The Birth of the Dread Remora by Aaron Rosenberg (A Book of the Scattered Earth)
Read by Dave Courvoisier
Length: 6 HRs 43 Mns
Genre: Science Fiction
Quick Thoughts: The Birth of the Dread Remora requires you to suspend a lot of disbelief, but when you do, it’s a whole lot of cheesy science fiction fun.
One of the things that attracts me to sci-fi novels is the sense of adventure. I never had much of a science background, so I try not to get caught up in the nit picky attitudes that some fans of hard science fiction seem to have. Sure, I want the story to not be so ridiculously ignorant of scientific principles and social realities, but I try not to get hampered down worried whether or not compressed sound waves as a form of communication is feasible in interstellar travel, or the likelihood of an alien species using base 12 mathematics. What I am truly concerned with is whether the story piques the interest of my adventurous psyche. For this reason, I have always liked pulp science fiction tales about space travel. I like the idea of ill prepared humans, throwing caution to the wind and heading out on a possibly suicidal exploration of space. So, when I saw Crossroad Press’ The Birth of the Dread Remora by Aaron Rosenberg being offered by Audiobook Jukebox’s Solid Gold Reviewer’s program, I said, to myself "Why the heck not?"
The Birth of the Dread Remora revolves around a junior Officer named Nathaniel Demming of the HMES Remora, his planet’s first space going vessel. The Remora is sent on a mission to investigate a strange light seen by their planet. While totally ill prepared to enter space with faulty knowledge of the nature of the ether, the crew of the Remora is in for a lot of shocks as they explore their galaxy, encountering alien cultures and space pirates. The Birth of the Dread Remora requires you to suspend a lot of disbelief, but when you do, it’s a whole lot of cheesy science fiction fun. The characters are likeable, in a two dimensional sort of way. As they blunder from one situation to the next, slowly developing what it takes to be interstellar explorers, you can’t help but cheer for them the way you would cheer for a dog trying to cross a busy road. There were plenty of smack your forehead moments, and Demming seemed to have brilliant and crazy ideas just come to him out of nowhere, but it’s all good fun. The book is pretty short, and not detail heavy, so it makes for good listening when you’re working around the house or engaged in some other activity. Fans of Mike Resnick’s Starship series should enjoy many aspects of this book, as well as fans of other Star Trek like space exploration tales.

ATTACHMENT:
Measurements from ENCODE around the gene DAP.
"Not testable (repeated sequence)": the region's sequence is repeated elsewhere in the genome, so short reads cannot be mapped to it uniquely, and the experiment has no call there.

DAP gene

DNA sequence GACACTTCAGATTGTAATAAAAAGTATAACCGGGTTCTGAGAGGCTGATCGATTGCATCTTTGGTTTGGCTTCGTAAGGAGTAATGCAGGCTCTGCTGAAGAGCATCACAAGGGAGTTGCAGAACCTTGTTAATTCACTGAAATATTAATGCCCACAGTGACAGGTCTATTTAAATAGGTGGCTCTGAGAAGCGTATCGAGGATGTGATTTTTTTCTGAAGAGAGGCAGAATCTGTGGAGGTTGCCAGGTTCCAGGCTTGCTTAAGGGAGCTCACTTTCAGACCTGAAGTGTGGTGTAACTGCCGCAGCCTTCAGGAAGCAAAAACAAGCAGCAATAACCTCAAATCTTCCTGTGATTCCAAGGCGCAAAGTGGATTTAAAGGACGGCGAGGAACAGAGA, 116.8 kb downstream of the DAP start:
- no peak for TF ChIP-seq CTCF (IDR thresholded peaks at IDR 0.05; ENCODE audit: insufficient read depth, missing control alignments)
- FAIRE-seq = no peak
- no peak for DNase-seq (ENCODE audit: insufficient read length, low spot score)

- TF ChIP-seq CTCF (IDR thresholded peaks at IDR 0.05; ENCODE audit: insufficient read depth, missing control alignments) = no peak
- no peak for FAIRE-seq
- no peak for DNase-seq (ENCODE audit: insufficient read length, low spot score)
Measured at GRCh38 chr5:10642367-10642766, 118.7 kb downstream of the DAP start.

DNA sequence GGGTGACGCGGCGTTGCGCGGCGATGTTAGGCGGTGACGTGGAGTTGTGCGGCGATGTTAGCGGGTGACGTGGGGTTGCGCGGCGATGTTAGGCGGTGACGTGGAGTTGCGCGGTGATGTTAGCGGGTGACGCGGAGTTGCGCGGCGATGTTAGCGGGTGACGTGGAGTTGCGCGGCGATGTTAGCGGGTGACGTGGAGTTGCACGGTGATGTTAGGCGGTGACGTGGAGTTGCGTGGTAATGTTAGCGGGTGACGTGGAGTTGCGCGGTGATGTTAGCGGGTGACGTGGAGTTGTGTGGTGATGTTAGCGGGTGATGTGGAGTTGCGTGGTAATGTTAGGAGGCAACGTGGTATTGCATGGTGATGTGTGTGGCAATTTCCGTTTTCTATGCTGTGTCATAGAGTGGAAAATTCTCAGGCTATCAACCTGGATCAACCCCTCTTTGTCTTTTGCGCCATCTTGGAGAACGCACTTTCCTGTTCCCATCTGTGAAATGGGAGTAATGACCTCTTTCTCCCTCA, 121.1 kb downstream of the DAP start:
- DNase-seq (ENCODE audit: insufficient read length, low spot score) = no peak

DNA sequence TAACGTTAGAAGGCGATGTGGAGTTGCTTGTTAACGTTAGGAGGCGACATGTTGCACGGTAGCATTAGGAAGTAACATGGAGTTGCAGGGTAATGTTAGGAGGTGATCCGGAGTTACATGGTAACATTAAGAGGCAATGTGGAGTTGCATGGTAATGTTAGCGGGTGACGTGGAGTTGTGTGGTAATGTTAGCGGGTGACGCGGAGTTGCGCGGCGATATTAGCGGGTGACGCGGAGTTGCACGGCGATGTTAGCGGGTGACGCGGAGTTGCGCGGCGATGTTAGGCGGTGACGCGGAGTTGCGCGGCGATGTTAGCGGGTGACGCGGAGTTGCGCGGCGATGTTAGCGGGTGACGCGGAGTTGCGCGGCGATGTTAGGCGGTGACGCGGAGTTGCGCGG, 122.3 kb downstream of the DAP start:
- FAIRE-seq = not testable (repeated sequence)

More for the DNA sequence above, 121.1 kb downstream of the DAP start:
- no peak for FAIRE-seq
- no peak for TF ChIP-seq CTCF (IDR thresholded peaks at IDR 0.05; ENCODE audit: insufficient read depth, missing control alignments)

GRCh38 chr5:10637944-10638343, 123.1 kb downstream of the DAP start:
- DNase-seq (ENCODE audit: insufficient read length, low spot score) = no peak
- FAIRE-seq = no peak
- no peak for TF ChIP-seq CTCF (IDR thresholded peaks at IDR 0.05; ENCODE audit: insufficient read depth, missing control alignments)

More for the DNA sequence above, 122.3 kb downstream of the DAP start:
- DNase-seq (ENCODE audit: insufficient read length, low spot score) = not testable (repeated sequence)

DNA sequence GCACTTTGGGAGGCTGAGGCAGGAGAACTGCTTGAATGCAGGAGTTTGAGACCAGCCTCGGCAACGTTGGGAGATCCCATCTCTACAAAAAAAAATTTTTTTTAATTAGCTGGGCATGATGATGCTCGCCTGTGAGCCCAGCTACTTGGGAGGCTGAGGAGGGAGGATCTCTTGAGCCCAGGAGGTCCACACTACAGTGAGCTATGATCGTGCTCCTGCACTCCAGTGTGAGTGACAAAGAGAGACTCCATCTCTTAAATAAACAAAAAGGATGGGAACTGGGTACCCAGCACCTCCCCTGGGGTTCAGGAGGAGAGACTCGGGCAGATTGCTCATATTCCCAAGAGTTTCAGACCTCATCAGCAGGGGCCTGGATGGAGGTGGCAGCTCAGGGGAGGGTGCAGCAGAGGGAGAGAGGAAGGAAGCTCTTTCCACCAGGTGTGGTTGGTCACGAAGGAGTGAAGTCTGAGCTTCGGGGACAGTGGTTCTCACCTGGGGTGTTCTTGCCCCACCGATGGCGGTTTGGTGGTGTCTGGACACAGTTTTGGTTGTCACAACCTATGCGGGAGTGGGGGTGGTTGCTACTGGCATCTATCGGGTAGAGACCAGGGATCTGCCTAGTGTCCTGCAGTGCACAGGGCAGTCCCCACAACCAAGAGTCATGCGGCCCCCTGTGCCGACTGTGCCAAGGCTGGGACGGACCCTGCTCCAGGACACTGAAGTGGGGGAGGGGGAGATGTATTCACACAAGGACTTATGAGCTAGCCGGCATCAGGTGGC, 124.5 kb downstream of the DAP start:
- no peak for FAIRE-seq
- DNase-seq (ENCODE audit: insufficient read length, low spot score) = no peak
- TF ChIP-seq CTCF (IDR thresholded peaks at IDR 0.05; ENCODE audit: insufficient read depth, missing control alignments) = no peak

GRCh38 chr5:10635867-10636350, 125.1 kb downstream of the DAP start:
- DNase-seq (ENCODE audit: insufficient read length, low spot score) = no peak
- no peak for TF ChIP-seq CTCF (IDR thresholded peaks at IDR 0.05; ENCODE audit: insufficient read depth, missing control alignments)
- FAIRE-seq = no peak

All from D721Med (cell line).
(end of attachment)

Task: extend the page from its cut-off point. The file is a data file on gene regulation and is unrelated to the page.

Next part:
I enjoyed narrator Dave Courvoisier’s narration of The Birth of the Dread Remora. In the beginning, during some long expositional passages, he picked up a weird staccato rhythm that was slightly distracting, but as the novel moved forward his reading smoothed out, and he seemed to start having some fun with it. He did a good job with most of the voices, although I found one of the women’s voices a bit strange, and maybe a bit too masculine, but otherwise I thought he made good choices that fit the characters well. His overall narrative voice is strong, with a crisp clear resonance that handled the action scenes well. The few aliens he had to voice were done well, but pretty simply. I think in future editions to this series it will be interesting to see how he handles stranger and stranger alien characters. The Birth of the Dread Remora is definitely not for everyone, but those looking for a quick, pulpy science fiction adventure should have a lot of fun with this audiobook.
Note: I reviewed this Audiobook as part of Audiobook Jukebox’s Solid Gold Reviewer’s Program. A special thanks to the people of Crossroad Press for providing me with a copy of this title for review. You can purchase this title from Crossroad Press’ website or from Audible.com.